It’s time for Easter crafts! Last year I shared how we substituted cool whip for shaving cream to make marbled Easter eggs. If you haven’t dyed eggs yet this year, I highly recommend giving it a try. We haven’t gotten around to trying the “whipped topping” again this year, but it is on the to-do list. And this time I think I’m going to test it out with some gel food colors to see if we can get some more vibrant eggs than last year.
In the meantime, here are three more fun crafts for your littles as they wait for everyone’s favorite bunny to hop by. These are all toddler friendly (with supervision, of course) activities, but they are also great for older kids as well. They can each be adapted to be a more complex depending on the age range you are working with.
Tissue Paper Rabbit
First things first. You do not need to use a rabbit shape for this craft. I was able to pick up this wooden rabbit cut out at Target, but there are plenty of options at various craft stores. Whether it’s a rabbit, chick, cross or egg, it really doesn’t matter. Pick something your little will enjoy and that you will want to display.
The first step was a thin layer of paint. For this project, I let my son pick the first color then I provided the two complementary colors. He asked for pink so I offered him orange and yellow or blue and purple to go with his pink. He picked orange and yellow. I poured a little of each color in three separate bowls then added some water so that it would spread easily and really soak into the unfinished wood.
Despite all the extra water, the paint dried pretty quickly and we were onto the tissue paper. I picked up pre-cut tissue paper squares at the Dollar Tree. You can also find them at most craft stores. It’s much cheaper to cut it up yourself, but then you are stuck cutting it yourself. I opted to not this time. I picked out the matching colors (pink, red, orange and yellow) and put them in a bowl. We brushed on a thin layer of Mod Podge then layered on some tissue paper. We added a few more layers of Mod Podge on top of the tissue paper so it could be layered.
As you add tissue paper, you can experiment with folding, crumpling or laying the tissue flat to add more texture. Or you can just layer it all flat.
After the paint and Mod Podge have completely dried, I like to spray a clear gloss sealer. This helps protect the finished piece and can make the colors look a bit more vibrant.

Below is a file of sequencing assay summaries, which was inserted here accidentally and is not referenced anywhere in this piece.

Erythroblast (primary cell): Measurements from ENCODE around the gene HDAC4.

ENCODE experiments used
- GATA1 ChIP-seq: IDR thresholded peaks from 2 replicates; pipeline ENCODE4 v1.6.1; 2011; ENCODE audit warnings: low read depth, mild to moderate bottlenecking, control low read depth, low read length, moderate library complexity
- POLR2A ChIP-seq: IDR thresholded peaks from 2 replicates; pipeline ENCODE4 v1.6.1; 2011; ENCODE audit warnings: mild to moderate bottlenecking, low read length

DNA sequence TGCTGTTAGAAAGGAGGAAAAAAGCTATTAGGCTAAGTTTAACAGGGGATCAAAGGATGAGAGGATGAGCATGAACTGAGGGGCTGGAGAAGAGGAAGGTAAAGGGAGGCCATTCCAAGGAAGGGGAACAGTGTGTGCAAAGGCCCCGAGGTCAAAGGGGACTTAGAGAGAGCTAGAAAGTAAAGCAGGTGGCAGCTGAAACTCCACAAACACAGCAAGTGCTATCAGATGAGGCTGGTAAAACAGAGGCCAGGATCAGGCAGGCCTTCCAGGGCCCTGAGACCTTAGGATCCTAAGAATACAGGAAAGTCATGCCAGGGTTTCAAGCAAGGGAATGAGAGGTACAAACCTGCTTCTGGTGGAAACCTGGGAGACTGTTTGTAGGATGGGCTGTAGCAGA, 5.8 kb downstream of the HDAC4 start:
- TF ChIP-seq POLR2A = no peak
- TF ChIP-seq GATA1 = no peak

This year I picked up some white cardboard eggs at Walmart. We were hosting an egg hunt at a local park and bringing hard boiled eggs to sit out in the sun felt like a bad idea. For the egg hunt, we also skipped the paint and stuck to stamps and stickers. We still ended up with a bit of a mess, so before you opt for the “clean” craft with stamps, think twice.
Before we started, I set up three eggs in a plastic egg tray (another Dollar Tree find). I primed the watercolors by adding a couple drops of water to each. I also set up two cups. One cup (and paper towel) for rinsing colors off brushes and one for adding fresh water to the paints. A little much, but we end up with fewer muddled paint colors this way.
As you paint, you will want to shift and roll the eggs. This way you can paint all around it and it won’t end up sitting in a pain puddle. While the paint was drying, I also moved the eggs from one spot to another so they would dry better. I found leaving them sitting in one place just ended up with a puddle and a soggy-bottom egg.
This was a very fun and easy way to decorate eggs. Nothing that can stain clothes and no cups of dye to spill. My son had a lot of fun experimenting and mixing colors. We ended up with some beautiful color combinations. If you have older kids, consider using acrylic paints, glue and glitter, markers or watercolor pencils. These will all work wonderfully and give you a whole variety of egg designs.
Egg Carton Caterpillars
Okay, technically not an Easter craft. But it is a fun spring craft and it will use up some of those egg cartons from all the eggs you dyed.
Start by cutting the bottom of the carton down the middle. Trim off bits of carton until it will rest flat on the table.
One you have a level caterpillar, it’s time to paint. We used basic washable kids paint for these. They soaked into the cardboard carton pretty quickly and, in most places, dried before there could be too much of a mess.
After you’ve finished painting, poke two holes in one end of the caterpillar. From the underside of the caterpillar, push the ends of the pipe cleaner through the holes. Pro tip: consider poking these holes in the cardboard BEFORE painting. I did not and it wasn’t a big problem. I just ended up with a little extra paint to clean off my fingers.
After you pull both ends of the pipe cleaner through, you can give them a quick roll around your finger to make them curl on the ends. You can also paint faces, add google eyes and any other decorations or stickers you might like. Depending on the age of your kids and their attention span, you can also have them thread more pipe cleaners along the length of the carton to give your caterpillars some legs.
Once you are done and the caterpillars are dry, be sure to let them out to play in the yard and enjoy the beautiful spring weather.
Unless you are still covered in snow. In which case, I’m sorry. Try putting your caterpillar on an indoor plant and just keep telling yourself Punxsutawney Phil will eventually get what’s coming to him. And if you haven’t already heard, there is a warrant out for his arrest, so that day may be coming sooner rather than later.
Hopefully these Easter crafts will brighten your day while you wait for the Easter bunny and for Spring to sprung.
What are your favorite Easter crafts?
Share it in the comments. I’d love to hear how you prepare for and celebrate Easter with your family. Especially if it involves some fun Easter crafts!